I spent a second night up at the lake, where I stayed with another couple. They kept horses, and I was surprised to see horses getting milked in the evening.
As I rolled down from Song-Kul the scenery changed again from bare mountains to lush riverside.
And finally, after 400 kilometres of struggling I reached asphalt again. I was considering kneeling down and kissing it, but I was in a hurry. I needed to reach Kochgor, and with that civilisation where a well-needed shower awaited me.
From Kochgor it was just 230 kilometres to Bishkek so I stepped on the pedal and blessed the road that allowed me to actually enjoy riding.
At Lake Issyk Kul I stopped for a picnic, then turned North-West. A couple hours later the wind decided to turn South-East and I was battling such a strong headwind that my max downhill speed pedalling at full-power barely reached 12 kph. It wasn’t long after that I gave up and pitch tent for the night.
Before I arrived to Bishkek, my bike computer turned to 7000. What a day!
Cycling across Kyrgyzstan
The map shows the route, though the end numbers came out a bit different. 772 km cycled, with 10144 metres elevation gain. After a decent shower and a good night’s sleep in Bishkek, I was feeling pretty good about myself. (I also lost some weight as food was scarce these past weeks, so I’ve never been this lean and fit in my life. :) It was a great challenge and a great adventure. I wouldn’t have missed it for anything.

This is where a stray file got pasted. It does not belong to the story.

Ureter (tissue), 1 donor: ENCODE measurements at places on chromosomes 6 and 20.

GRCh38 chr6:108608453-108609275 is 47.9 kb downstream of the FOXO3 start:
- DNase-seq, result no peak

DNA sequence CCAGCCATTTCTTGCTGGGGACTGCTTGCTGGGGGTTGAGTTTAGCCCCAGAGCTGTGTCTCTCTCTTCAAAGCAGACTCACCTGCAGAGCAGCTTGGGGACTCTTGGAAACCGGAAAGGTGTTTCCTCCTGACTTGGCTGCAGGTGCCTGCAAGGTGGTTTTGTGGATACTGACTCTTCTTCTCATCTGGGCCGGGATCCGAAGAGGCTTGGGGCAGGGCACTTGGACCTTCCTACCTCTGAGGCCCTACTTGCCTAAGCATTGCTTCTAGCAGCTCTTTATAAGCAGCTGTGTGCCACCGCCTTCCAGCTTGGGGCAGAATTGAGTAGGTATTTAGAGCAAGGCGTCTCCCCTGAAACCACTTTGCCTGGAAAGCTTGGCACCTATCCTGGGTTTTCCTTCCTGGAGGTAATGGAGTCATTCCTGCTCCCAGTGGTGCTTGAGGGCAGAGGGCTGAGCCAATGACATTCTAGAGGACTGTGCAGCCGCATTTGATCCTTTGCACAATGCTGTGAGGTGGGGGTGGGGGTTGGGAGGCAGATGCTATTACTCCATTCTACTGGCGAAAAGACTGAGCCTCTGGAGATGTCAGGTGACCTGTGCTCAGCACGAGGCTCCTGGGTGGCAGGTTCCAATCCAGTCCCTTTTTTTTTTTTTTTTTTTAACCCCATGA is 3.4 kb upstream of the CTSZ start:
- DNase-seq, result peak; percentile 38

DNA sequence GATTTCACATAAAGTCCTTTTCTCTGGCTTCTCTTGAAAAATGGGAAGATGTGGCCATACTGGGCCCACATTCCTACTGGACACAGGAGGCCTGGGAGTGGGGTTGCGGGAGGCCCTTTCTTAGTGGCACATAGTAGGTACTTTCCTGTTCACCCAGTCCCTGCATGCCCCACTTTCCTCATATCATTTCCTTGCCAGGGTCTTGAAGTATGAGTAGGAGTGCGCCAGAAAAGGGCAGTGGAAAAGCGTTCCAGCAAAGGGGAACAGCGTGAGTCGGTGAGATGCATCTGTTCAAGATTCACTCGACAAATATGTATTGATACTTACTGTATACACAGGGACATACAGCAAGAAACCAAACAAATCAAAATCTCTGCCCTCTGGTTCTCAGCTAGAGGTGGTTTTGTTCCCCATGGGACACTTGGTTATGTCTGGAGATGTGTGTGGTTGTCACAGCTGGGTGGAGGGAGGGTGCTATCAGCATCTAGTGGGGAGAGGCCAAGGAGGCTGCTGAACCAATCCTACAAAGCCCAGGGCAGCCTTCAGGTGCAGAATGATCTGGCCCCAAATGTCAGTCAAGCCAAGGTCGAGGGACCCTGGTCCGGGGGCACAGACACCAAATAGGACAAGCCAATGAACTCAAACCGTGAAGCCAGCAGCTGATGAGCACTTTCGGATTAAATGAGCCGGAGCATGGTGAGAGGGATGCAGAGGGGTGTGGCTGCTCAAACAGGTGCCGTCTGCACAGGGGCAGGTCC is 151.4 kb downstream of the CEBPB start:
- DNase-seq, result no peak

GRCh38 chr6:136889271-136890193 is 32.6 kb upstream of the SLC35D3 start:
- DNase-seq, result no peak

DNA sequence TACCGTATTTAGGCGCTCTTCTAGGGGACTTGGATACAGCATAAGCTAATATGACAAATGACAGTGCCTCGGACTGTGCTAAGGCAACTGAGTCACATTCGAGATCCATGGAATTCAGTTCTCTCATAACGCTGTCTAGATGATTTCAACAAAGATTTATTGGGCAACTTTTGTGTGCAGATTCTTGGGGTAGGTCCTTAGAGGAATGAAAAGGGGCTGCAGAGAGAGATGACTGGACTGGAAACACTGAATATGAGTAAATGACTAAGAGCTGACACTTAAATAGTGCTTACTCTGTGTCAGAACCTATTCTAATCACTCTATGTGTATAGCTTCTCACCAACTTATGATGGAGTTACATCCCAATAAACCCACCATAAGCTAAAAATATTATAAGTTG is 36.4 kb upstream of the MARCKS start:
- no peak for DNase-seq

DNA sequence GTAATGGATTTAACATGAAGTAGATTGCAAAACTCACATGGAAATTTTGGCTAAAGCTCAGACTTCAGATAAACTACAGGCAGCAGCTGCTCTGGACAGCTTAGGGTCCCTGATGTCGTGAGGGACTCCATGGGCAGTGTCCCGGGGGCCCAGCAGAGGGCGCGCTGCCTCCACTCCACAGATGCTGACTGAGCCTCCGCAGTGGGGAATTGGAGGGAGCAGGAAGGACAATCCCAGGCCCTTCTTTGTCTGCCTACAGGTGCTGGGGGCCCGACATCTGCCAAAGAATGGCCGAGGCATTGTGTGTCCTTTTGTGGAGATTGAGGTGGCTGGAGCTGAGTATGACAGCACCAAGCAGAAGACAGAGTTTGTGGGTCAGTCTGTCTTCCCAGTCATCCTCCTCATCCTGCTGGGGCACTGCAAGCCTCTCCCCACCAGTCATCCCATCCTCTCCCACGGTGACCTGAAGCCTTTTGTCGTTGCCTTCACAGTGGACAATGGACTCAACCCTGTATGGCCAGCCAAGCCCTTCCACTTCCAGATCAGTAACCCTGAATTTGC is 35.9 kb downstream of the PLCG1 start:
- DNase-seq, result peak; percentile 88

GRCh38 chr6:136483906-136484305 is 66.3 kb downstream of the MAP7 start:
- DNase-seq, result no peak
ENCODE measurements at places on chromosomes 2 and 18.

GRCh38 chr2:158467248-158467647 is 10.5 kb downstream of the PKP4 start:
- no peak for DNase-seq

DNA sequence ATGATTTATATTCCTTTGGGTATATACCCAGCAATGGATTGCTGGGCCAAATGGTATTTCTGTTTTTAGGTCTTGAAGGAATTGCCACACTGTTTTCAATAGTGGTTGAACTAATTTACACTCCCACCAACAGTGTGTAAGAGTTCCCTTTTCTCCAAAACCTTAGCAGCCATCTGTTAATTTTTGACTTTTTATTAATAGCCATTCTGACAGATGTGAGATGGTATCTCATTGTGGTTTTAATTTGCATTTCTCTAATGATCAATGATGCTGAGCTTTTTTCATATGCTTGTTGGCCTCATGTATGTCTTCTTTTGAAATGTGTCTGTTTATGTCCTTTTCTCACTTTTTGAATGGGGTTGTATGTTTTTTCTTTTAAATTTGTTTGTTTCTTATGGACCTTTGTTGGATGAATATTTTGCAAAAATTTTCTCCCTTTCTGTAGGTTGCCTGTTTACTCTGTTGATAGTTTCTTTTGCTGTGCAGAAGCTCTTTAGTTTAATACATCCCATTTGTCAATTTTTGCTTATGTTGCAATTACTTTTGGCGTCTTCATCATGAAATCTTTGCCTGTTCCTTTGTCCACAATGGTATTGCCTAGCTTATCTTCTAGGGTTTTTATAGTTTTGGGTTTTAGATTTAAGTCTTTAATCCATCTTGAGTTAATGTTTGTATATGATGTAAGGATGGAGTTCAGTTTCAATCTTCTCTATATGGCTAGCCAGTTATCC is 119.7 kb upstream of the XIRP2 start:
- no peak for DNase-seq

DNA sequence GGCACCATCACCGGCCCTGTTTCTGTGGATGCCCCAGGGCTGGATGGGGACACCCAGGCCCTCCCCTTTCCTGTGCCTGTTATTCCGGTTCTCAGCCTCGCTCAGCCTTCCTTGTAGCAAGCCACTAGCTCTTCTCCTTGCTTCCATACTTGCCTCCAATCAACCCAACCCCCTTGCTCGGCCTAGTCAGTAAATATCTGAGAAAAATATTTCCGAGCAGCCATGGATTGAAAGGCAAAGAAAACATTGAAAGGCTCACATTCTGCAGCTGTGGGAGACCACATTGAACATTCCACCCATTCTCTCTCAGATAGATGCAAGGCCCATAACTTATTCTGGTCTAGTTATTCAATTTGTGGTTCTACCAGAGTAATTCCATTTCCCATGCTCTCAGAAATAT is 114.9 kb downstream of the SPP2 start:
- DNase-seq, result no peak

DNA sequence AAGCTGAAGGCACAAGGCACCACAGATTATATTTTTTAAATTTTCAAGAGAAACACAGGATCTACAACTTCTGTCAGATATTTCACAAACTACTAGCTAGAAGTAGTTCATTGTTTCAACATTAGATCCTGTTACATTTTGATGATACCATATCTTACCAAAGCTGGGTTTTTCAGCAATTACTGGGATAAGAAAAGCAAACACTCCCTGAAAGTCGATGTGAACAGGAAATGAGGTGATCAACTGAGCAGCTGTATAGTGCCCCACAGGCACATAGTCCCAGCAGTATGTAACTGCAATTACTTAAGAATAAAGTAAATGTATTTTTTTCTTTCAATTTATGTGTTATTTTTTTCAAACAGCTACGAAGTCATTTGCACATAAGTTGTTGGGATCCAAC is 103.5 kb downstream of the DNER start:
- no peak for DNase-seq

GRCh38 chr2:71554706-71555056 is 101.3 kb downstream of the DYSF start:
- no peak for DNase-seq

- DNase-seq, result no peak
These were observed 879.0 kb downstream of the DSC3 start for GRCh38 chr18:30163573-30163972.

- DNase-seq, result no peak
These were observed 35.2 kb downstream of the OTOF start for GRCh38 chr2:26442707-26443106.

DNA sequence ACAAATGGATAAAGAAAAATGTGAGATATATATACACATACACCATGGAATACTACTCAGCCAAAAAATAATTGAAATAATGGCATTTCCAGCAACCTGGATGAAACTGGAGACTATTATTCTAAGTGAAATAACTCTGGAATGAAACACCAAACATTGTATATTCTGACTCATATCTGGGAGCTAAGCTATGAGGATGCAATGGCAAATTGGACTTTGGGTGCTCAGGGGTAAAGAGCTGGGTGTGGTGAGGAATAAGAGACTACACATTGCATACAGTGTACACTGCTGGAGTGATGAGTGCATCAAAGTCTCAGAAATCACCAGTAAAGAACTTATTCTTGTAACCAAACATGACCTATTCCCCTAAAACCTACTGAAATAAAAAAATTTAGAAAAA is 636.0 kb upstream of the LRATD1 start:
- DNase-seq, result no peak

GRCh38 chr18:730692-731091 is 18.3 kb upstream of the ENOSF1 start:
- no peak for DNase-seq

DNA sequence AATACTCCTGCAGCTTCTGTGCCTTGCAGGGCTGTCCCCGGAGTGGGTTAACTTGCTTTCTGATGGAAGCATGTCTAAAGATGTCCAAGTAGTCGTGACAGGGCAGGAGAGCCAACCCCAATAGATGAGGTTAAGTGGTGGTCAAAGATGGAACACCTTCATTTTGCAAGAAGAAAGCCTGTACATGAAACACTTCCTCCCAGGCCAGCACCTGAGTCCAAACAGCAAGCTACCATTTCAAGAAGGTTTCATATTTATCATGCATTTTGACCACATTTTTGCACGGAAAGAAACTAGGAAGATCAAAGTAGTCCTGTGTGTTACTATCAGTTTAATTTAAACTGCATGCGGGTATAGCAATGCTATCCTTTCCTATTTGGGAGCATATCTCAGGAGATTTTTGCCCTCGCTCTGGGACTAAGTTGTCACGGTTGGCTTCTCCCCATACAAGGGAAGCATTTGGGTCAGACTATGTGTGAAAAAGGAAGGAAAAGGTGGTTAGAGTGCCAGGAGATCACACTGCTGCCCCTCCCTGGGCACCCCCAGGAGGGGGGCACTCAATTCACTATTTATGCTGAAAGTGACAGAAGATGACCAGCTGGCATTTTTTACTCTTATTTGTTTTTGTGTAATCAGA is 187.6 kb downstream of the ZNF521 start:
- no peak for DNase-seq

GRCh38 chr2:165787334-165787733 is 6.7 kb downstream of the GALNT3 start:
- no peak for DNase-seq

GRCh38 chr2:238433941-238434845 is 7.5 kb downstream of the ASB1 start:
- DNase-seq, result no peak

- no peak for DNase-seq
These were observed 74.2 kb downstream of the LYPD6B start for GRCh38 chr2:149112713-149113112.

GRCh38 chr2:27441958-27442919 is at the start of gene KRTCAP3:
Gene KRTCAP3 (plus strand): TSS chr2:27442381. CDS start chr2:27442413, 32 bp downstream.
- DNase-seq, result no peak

These two weeks were very different from how I travelled previously and every once in a while I like to force myself to do things I haven’t done before.
I was in the middle of the country with no infrastructure, no electricity or water, and where people live a pure but tough life: get up, milk the cow, process the milk, cook lunch, care for the animal, care for the children, milk the cow, go to bed. It was tough, and I enjoyed it being so because I knew I’m just passing through. For me it will be over in a couple weeks. But I could never live like this.
People often ask me whether the trip changes me. Maybe a little. But more importantly, I learn things about myself.
And these two weeks were excellent to get to know myself a bit better.
You know those people who enjoy going out in nature and be happy and content there alone with nothing but the wilderness as company? Well, as it turns out, I’m not one of them. Though, previously I though I would be.
I also thought I would be happy living a quieter life. A simpler one, closer to nature. It turns out I’m not that girl either. I’m more like the girl who enjoys going up a mountain because she sees a challenge in it, then comes down with a sense of achievement, sits back into her 4WD and drives home to her comfy city apartment with a hot shower and a comfy couch where she can plant herself for the night with a hot chocolate and the next episode of House of Cards.
Yeh. I’m not sure how I feel about this, but at least I know it. I could live a simple quiet life. But I really don’t want to.
That’s what I took away from Kyrgyzstan along with the and endless memories of mountains and horses and nomad people and the white dust that’s still stuck to my panniers.